We report the case of a 63-year-old patient who presented to the nephrology department with an overt nephrotic syndrome and a normal kidney function. He had a history of arterial hypertension under medical treatment for several years. Our investigations revealed the presence of a light chain plasma cell dyscrasia IgG kappa and IgA kappa/lambda with a Bence Jones proteinuria type lambda, not fulfilling the criteria of a multiple myeloma on bone marrow biopsy (plasma cell infiltration < 10%). A kidney biopsy revealed a severe diffuse glomerular, vascular, and interstitial amyloidosis of the AL-lambda type with slight interstitial fibrosis (10%) and tubular atrophy. Immediately after the kidney biopsy, a self-limiting macrohematuria occurred and at the same time an isolated muscular vein thrombosis of the left lower leg was diagnosed. The next day the patient was admitted to the emergency unit with a subacute ST-elevation myocardial infarction. Coronary angiography showed a primary spiral dissection with occlusion of the left anterior descending artery (LAD). In the echocardiography the left ventricular function appeared moderately reduced with anterior dyskinesia, not suggestive of a cardiac amyloidosis. In addition to aspirin, an oral anticoagulation with dicoumarol was started. Meanwhile, the patient’s urinary protein/creatinine ratio rose to 2175 mg/mmol, the serum albumin level dropped to 11 g/l, and he developed anasarca. Severe orthostatic hypotension with several falls made him completely bed-ridden. Medical nephrectomy to reduce proteinuria was started with initially Celecoxib (100 mg bid) due to unchanged proteinuria additionally with cyclosporine (200mg bid). A further rise of creatinine was observed up to 400 μmol/l, but urine volume and proteinuria did not decline, and the clinical condition of the patient worsened. To ameliorate overhydration and due to the reduced renal function, haemodialysis was started. The patient’s condition improved slightly and his body weight could be stabilized but his urine volume remained between 0.5 and 1.5 litres per day. Still he remained severely orthostatic and was completely immobilized. Repeated echocardiography showed a severe reduced left ventricular function with a thrombus in the left ventricle despite oral anticoagulation and a pelvic deep venous thrombosis developed additionally. Dicoumarol and thalidomide were stopped and low molecular weight heparin (LMWH) was started. Two weeks later, the patient suffered an ischemic insult in the region of the posterior cerebral artery. LMWH was replaced by unfractionated heparin. He was in critical clinical condition and the decision for a renal ablation with radiologically guided embolization of both renal arteries was made in order to stop the proteinuria and save the patient’s life. Two AVP 4 were placed by an interventional radiologist through a 5-F SOS catheter in both renal arteries using a standard femoral artery approach. The result was a complete occlusion of the left renal artery and an almost complete occlusion of the right renal artery. During the procedure, the patient received an epidural anaesthesia with bupivacaine and a prophylactic antibiotic treatment with piperacillin/tazobactam. Despite his severe illness, the patient tolerated the intervention well. A moderate postembolization syndrome developed with ischemic flank pain and fever up to 38.1°C, and LDH rose up to 786 U/l. The pain could be controlled by continuing the epidural anaesthesia for 48 h. Urinary output ceased completely, serum albumin levels normalized slowly during follow-up, and prophylactic antibiotic treatment was stopped after 5 days and normalization of the transient elevated C-reactive protein. The patient’s general condition improved dramatically. He could be fully mobilized again, and over time he was able to go regularly for a walk and take a few laps in his swimming pool daily with an acceptable quality of life on maintenance hemodialysis. Without any further chemotherapy however, signs of systemic amyloidosis progressively developed 4 years after the intervention. Over time liver and spleen massively enlarged, ascites developed and recurrent pleural effusion was successfully treated by Talcum-Pleurodesis. As consequence of coronary heart disease and chronic renocardial syndrome, left ventricular ejection fracture worsened again. The patient complained of fading strength of his legs with difficulty to climb stairs and finally 8 years after the intervention he died from the consequences of systemic amyloidosis.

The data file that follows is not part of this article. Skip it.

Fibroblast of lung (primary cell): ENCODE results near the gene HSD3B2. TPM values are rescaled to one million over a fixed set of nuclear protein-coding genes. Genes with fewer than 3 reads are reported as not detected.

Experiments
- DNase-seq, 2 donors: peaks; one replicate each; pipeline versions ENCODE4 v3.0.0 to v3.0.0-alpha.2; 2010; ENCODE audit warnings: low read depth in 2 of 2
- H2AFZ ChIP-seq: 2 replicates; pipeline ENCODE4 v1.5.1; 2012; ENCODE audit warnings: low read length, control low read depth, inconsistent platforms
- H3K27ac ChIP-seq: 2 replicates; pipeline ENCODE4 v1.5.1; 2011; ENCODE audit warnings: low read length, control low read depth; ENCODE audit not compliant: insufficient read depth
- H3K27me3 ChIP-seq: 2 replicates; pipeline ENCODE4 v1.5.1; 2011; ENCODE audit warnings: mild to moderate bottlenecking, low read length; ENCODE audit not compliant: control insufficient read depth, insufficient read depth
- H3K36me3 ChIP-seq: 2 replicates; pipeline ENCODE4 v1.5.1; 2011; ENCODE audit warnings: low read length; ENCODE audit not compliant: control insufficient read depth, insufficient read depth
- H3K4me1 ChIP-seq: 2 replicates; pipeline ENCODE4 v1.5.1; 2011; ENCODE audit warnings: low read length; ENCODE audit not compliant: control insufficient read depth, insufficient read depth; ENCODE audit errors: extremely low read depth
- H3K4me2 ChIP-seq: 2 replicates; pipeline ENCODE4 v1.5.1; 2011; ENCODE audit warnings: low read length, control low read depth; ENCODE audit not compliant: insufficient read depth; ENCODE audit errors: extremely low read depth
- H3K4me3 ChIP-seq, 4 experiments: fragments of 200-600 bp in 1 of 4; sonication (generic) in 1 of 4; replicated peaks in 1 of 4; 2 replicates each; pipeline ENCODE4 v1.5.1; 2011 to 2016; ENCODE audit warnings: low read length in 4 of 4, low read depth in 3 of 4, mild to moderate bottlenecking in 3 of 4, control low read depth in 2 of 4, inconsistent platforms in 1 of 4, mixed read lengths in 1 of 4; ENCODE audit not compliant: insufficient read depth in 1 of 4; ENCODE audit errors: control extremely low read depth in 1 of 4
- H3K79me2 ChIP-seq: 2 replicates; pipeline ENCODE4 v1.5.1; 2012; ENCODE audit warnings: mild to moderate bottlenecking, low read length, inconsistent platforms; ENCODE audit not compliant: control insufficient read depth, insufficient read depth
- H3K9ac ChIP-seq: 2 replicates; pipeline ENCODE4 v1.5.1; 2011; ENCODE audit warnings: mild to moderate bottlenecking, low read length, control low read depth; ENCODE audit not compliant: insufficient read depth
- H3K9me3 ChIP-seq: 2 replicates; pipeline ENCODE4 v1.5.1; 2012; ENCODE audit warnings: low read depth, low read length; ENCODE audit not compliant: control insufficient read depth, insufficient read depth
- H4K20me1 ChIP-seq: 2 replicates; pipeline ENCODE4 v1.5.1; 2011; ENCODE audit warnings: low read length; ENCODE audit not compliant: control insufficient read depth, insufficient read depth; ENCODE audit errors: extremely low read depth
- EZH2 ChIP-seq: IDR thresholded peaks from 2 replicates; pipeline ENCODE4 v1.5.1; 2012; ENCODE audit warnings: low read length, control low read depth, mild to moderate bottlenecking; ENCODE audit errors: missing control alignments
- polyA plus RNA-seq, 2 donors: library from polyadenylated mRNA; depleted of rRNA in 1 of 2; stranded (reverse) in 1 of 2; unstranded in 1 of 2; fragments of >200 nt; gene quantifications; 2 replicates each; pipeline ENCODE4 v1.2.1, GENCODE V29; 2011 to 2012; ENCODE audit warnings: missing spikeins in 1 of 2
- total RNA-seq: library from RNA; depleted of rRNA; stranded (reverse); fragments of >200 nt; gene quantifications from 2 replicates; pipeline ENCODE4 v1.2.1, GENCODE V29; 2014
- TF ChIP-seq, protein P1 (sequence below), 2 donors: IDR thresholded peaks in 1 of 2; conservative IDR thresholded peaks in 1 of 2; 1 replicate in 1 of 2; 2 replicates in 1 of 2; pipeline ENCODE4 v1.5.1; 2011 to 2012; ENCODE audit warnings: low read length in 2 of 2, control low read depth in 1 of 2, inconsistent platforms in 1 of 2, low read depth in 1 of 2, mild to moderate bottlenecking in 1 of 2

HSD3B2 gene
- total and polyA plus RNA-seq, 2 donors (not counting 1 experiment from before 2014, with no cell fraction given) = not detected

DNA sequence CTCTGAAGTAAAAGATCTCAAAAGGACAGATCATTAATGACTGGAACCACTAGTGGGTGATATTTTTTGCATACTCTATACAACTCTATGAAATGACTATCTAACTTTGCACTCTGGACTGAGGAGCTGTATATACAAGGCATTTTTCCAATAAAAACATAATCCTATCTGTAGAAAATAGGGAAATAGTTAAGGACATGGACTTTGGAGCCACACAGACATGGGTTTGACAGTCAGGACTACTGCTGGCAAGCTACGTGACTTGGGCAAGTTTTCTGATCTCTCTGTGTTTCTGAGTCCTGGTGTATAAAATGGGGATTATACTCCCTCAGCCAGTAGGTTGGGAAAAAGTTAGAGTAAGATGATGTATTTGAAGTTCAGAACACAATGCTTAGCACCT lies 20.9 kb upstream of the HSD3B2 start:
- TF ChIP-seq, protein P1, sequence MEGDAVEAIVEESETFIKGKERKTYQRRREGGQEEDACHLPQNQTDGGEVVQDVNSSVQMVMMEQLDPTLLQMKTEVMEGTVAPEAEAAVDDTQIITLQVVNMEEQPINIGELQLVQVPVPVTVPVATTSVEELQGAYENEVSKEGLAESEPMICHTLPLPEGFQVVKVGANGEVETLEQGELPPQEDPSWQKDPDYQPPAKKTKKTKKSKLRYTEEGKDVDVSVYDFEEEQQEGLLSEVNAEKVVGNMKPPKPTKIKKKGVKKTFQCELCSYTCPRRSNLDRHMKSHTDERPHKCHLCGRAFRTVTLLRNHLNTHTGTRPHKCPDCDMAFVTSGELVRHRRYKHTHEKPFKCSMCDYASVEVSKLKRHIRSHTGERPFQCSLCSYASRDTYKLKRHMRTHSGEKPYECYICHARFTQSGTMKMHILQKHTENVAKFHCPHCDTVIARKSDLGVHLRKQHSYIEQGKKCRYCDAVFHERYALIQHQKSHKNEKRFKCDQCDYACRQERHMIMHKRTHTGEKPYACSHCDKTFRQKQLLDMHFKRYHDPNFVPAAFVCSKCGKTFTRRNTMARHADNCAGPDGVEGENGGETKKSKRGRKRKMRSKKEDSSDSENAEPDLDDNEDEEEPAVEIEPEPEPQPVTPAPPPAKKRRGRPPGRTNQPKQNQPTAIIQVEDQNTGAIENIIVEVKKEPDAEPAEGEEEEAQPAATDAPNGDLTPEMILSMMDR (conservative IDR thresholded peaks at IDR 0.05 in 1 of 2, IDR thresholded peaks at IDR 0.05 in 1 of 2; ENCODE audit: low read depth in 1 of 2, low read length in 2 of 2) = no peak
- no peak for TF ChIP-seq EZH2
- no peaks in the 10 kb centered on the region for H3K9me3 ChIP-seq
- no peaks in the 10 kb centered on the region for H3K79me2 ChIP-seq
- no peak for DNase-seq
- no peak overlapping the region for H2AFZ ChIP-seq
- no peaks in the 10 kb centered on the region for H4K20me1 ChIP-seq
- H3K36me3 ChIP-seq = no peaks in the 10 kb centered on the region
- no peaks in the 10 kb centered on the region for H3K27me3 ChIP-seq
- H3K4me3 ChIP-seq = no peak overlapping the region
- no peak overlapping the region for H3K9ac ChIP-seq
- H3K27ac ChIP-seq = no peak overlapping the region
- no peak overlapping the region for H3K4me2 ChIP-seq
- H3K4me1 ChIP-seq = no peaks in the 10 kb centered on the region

Our patient suffered from life threatening nephrotic syndrome caused by renal amyloidosis of the AL-Lambda Type due to a plasma cell dyscrasia not fulfilling the diagnostic criteria of a multiple myeloma. Because of severe hypoalbuminemia, generalized oedema, and immobilizing orthostasis an unsuccessful medical nephrectomy was performed. After further several thrombotic and bleeding complications despite adequate anticoagulation, nephrectomy was considered as last resort. Regarding the desperate clinical condition of the patient, a surgical nephrectomy was considered inacceptable. To induce anuria, we consequently decided to embolize both renal arteries. This technique was developed in the early nineteen-seventies as a palliative therapy for surgically unresectable renal cell carcinoma. Soon after the first successful reports in cancer patients, the use of this technique was expanded to other indications (Table 1).